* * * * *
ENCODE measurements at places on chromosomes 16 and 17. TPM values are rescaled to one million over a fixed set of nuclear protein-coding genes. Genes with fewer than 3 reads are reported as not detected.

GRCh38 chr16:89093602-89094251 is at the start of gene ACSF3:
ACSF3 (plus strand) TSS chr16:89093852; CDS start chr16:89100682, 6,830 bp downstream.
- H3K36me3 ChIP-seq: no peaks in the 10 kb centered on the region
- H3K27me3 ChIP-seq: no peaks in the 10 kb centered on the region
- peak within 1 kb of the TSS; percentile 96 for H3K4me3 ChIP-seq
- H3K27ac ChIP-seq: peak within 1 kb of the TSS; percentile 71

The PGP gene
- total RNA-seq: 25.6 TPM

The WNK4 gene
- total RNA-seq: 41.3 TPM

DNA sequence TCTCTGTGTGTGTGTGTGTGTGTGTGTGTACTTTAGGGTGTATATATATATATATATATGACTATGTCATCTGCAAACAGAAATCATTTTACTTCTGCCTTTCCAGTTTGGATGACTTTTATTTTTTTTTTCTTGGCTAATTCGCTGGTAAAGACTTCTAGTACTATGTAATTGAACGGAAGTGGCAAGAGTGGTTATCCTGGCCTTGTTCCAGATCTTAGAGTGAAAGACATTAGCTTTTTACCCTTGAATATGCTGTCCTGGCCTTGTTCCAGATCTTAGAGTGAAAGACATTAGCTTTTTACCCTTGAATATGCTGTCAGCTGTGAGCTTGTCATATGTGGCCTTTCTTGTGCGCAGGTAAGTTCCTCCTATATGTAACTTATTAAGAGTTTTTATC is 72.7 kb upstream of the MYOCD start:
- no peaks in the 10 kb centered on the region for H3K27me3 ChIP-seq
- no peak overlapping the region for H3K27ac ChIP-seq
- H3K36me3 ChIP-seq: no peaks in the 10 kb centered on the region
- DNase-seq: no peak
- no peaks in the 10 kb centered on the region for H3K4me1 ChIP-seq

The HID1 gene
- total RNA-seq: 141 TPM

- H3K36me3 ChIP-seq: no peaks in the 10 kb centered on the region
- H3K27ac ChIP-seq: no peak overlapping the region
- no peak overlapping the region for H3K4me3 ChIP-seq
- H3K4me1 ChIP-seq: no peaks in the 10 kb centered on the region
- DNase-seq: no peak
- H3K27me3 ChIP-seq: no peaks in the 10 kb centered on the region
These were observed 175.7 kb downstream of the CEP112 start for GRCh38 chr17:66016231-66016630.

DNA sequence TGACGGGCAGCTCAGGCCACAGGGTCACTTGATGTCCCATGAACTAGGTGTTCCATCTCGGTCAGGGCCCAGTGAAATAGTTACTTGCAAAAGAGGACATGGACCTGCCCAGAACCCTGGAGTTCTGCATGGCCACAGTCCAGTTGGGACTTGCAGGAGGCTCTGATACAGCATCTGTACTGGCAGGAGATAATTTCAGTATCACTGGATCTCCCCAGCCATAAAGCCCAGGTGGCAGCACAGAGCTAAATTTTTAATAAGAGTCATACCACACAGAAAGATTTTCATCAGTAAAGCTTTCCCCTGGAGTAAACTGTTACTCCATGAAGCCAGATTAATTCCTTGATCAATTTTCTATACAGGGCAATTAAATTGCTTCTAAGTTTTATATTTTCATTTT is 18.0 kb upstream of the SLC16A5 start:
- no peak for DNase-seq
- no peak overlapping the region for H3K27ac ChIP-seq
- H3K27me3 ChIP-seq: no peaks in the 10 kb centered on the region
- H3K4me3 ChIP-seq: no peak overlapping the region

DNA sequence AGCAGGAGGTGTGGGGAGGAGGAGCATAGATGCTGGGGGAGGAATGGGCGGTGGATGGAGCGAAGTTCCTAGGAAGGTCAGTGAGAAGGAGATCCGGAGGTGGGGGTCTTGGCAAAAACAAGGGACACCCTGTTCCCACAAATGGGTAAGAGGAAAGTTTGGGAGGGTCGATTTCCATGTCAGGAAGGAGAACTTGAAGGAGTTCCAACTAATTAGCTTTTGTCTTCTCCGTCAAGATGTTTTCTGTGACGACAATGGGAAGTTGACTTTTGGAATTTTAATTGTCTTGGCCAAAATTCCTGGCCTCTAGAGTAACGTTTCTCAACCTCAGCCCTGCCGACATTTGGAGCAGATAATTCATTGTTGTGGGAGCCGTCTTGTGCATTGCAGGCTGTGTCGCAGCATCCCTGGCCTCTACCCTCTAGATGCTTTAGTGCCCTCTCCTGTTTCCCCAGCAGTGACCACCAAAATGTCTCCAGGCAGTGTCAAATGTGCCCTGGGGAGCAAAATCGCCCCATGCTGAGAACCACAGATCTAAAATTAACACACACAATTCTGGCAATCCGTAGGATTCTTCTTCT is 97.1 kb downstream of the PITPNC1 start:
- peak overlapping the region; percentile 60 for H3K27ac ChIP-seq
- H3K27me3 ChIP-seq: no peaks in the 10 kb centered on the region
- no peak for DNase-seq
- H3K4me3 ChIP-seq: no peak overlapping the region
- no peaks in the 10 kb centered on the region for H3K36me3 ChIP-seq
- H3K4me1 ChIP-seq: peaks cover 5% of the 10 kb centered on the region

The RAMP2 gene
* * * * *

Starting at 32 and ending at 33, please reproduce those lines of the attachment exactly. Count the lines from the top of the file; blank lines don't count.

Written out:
DNA sequence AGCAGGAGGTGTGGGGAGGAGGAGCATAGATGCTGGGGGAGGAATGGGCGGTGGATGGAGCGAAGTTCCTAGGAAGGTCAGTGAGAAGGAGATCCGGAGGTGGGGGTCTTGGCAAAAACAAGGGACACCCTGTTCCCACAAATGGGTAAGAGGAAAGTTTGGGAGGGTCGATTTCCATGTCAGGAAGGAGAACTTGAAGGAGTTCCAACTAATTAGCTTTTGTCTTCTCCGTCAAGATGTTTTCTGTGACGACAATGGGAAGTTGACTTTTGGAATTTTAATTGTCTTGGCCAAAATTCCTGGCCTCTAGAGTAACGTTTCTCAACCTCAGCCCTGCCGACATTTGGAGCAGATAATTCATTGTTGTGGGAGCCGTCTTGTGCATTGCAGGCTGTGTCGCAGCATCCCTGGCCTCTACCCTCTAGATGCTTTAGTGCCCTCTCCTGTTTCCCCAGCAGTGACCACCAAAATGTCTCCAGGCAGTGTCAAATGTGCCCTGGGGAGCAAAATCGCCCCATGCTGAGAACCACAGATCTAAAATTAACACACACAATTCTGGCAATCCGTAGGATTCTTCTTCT is 97.1 kb downstream of the PITPNC1 start:
- peak overlapping the region; percentile 60 for H3K27ac ChIP-seq